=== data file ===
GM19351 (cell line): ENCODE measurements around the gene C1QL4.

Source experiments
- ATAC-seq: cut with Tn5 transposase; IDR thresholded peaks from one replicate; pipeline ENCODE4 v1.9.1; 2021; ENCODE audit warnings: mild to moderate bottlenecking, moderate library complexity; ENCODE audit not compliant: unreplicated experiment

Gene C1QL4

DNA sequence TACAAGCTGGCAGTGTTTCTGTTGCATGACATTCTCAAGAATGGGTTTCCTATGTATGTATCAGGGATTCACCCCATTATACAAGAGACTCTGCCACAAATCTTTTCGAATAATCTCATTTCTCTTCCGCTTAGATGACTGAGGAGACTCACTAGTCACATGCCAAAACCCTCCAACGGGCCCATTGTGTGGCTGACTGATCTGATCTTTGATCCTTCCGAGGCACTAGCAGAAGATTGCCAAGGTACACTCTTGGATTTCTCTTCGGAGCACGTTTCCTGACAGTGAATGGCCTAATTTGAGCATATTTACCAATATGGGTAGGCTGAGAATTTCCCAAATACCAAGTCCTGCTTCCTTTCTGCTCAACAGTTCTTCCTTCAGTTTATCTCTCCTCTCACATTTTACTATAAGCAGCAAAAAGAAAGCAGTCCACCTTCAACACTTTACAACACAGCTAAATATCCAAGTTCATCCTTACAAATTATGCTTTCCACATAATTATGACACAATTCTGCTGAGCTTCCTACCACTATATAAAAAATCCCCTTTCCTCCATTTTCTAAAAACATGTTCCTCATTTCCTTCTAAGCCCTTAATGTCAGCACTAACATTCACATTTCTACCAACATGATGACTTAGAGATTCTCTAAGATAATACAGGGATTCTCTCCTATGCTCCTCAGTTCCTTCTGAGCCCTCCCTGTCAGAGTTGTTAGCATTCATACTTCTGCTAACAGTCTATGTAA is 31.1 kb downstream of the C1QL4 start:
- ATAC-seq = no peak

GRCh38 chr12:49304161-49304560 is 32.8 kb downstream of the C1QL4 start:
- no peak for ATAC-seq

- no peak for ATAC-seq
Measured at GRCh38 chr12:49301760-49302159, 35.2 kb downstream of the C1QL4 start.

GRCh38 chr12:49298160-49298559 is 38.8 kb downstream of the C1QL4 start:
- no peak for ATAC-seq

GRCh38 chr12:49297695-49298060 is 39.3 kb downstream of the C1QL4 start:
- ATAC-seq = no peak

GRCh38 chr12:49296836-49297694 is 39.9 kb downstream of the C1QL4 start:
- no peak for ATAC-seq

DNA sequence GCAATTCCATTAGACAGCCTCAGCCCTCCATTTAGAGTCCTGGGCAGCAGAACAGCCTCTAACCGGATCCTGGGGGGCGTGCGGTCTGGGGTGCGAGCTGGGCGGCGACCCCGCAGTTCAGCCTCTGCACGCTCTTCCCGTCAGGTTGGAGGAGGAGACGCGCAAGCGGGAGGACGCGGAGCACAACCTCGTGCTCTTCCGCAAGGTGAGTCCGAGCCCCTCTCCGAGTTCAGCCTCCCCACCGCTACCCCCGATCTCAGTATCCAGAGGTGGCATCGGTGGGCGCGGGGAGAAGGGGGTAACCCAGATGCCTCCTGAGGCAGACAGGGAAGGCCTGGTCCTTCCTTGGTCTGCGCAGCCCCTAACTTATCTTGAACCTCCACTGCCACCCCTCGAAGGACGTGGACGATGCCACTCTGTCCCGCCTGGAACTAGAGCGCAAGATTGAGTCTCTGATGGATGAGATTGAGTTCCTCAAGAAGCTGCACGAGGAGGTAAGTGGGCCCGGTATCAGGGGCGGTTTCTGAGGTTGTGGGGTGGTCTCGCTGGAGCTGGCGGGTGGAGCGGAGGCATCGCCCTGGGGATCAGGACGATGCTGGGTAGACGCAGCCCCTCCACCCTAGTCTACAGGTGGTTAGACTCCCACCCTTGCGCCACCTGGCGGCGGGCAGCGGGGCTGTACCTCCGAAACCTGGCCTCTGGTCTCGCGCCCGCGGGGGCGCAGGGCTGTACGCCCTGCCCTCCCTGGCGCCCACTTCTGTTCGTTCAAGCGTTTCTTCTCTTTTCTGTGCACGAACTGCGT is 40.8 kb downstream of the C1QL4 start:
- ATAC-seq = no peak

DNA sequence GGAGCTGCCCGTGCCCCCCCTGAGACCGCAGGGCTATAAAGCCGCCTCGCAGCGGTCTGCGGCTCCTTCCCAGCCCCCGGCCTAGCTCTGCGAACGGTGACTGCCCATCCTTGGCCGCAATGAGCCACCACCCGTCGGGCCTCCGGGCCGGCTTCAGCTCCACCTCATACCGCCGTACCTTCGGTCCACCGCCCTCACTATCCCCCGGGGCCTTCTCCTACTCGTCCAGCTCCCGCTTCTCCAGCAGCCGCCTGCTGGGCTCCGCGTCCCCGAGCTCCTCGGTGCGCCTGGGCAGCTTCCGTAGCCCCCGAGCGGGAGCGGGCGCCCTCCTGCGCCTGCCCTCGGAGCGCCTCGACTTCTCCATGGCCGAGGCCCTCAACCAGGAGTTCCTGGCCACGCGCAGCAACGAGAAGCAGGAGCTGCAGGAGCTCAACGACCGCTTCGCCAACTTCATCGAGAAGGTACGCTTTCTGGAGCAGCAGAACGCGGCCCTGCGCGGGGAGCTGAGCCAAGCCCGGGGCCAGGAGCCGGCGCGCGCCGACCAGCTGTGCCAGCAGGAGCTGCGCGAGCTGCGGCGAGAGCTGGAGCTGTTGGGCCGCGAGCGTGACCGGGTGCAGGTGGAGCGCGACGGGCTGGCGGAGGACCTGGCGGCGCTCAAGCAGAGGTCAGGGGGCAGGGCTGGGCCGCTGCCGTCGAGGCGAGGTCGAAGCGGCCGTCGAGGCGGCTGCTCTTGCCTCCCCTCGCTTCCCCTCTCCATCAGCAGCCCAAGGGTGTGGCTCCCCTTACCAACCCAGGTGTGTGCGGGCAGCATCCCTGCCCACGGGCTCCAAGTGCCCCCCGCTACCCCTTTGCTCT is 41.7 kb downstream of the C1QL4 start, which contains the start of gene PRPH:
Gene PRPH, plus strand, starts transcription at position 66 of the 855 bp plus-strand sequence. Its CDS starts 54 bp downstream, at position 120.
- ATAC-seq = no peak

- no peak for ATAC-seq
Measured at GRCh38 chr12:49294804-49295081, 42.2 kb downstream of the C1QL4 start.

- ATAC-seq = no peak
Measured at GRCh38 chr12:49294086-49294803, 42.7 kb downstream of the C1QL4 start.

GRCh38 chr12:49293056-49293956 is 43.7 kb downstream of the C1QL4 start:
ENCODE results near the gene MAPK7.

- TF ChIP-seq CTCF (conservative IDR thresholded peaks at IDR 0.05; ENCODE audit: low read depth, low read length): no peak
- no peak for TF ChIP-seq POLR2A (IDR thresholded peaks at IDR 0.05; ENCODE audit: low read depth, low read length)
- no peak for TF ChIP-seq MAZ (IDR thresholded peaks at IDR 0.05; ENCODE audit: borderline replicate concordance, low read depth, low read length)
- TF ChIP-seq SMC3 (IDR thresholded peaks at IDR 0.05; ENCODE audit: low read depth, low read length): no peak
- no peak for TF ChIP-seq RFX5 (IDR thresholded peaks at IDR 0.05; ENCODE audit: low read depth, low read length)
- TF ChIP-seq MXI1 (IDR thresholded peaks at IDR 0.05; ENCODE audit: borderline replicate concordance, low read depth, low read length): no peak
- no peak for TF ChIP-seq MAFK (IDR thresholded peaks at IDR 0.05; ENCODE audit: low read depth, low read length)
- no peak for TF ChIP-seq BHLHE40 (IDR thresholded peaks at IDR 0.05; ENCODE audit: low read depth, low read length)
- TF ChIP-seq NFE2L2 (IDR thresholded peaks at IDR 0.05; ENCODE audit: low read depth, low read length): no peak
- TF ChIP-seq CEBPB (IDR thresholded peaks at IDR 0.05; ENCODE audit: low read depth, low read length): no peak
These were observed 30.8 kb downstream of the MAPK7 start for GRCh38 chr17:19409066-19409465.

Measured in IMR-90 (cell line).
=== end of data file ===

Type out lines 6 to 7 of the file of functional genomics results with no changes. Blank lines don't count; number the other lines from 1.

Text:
- ATAC-seq = no peak

GRCh38 chr12:49304161-49304560 is 32.8 kb downstream of the C1QL4 start: